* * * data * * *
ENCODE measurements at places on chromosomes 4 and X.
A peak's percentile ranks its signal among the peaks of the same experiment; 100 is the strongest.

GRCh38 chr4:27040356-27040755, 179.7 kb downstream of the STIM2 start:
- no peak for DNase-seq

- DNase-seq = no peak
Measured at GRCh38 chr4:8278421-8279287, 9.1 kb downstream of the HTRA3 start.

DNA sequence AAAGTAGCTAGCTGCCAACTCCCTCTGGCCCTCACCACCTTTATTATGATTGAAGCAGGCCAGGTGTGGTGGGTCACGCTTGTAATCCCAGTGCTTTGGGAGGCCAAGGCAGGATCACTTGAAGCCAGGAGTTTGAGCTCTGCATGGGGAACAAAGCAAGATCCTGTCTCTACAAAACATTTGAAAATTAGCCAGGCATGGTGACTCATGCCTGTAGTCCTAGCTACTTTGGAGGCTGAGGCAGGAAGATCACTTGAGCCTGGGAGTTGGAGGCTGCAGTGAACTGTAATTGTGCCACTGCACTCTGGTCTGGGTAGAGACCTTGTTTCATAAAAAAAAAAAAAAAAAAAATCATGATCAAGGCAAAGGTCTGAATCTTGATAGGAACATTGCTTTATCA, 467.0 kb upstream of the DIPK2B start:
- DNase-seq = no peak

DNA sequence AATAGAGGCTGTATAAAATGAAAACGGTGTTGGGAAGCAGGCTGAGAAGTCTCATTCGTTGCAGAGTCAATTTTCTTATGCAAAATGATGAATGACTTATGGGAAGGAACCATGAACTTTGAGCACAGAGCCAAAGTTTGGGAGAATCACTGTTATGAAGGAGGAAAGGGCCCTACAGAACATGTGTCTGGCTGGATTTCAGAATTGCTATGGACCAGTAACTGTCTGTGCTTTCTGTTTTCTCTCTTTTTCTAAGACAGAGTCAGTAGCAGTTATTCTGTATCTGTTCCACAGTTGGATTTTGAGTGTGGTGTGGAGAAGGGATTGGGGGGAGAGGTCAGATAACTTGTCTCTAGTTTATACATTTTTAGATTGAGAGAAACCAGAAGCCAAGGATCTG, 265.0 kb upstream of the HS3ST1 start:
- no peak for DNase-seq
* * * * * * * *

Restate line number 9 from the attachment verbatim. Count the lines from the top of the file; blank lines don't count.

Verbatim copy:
DNA sequence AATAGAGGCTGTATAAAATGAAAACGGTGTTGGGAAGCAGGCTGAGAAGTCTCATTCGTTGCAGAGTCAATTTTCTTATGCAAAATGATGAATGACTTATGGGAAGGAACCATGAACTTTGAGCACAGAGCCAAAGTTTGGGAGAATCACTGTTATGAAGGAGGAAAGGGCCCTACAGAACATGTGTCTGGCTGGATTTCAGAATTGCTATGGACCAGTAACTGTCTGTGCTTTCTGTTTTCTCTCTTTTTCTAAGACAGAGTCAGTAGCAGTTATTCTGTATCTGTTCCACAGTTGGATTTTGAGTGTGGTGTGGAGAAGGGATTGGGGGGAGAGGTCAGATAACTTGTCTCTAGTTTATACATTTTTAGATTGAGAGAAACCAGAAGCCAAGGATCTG, 265.0 kb upstream of the HS3ST1 start: